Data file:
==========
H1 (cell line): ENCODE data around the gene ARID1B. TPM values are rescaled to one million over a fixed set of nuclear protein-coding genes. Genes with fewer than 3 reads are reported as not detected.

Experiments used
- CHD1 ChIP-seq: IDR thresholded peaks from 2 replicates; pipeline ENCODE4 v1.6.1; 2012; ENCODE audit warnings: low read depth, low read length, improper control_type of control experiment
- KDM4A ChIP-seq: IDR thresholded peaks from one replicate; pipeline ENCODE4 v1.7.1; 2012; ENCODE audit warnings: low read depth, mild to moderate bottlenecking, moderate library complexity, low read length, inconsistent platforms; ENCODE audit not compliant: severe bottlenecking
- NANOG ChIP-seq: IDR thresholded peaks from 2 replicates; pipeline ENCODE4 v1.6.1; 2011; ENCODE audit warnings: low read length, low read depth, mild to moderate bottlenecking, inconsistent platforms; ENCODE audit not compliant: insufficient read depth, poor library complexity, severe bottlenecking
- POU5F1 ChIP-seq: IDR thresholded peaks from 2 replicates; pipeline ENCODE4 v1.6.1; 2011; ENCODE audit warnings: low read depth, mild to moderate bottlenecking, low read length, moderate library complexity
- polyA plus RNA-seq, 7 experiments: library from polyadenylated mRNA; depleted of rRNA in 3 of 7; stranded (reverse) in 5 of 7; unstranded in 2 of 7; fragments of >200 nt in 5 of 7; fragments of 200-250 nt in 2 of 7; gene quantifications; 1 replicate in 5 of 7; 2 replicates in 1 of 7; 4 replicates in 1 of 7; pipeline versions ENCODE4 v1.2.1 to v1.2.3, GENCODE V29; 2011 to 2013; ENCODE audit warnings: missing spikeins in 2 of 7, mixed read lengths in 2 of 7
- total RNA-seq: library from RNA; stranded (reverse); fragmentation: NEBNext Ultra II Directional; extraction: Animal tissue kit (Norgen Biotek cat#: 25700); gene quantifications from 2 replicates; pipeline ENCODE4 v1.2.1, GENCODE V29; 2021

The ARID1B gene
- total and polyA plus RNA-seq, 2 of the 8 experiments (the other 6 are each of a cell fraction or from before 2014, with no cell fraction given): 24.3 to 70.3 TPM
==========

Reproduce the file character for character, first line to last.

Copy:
H1 (cell line): ENCODE data around the gene ARID1B. TPM values are rescaled to one million over a fixed set of nuclear protein-coding genes. Genes with fewer than 3 reads are reported as not detected.

Experiments used
- CHD1 ChIP-seq: IDR thresholded peaks from 2 replicates; pipeline ENCODE4 v1.6.1; 2012; ENCODE audit warnings: low read depth, low read length, improper control_type of control experiment
- KDM4A ChIP-seq: IDR thresholded peaks from one replicate; pipeline ENCODE4 v1.7.1; 2012; ENCODE audit warnings: low read depth, mild to moderate bottlenecking, moderate library complexity, low read length, inconsistent platforms; ENCODE audit not compliant: severe bottlenecking
- NANOG ChIP-seq: IDR thresholded peaks from 2 replicates; pipeline ENCODE4 v1.6.1; 2011; ENCODE audit warnings: low read length, low read depth, mild to moderate bottlenecking, inconsistent platforms; ENCODE audit not compliant: insufficient read depth, poor library complexity, severe bottlenecking
- POU5F1 ChIP-seq: IDR thresholded peaks from 2 replicates; pipeline ENCODE4 v1.6.1; 2011; ENCODE audit warnings: low read depth, mild to moderate bottlenecking, low read length, moderate library complexity
- polyA plus RNA-seq, 7 experiments: library from polyadenylated mRNA; depleted of rRNA in 3 of 7; stranded (reverse) in 5 of 7; unstranded in 2 of 7; fragments of >200 nt in 5 of 7; fragments of 200-250 nt in 2 of 7; gene quantifications; 1 replicate in 5 of 7; 2 replicates in 1 of 7; 4 replicates in 1 of 7; pipeline versions ENCODE4 v1.2.1 to v1.2.3, GENCODE V29; 2011 to 2013; ENCODE audit warnings: missing spikeins in 2 of 7, mixed read lengths in 2 of 7
- total RNA-seq: library from RNA; stranded (reverse); fragmentation: NEBNext Ultra II Directional; extraction: Animal tissue kit (Norgen Biotek cat#: 25700); gene quantifications from 2 replicates; pipeline ENCODE4 v1.2.1, GENCODE V29; 2021

The ARID1B gene
- total and polyA plus RNA-seq, 2 of the 8 experiments (the other 6 are each of a cell fraction or from before 2014, with no cell fraction given): 24.3 to 70.3 TPM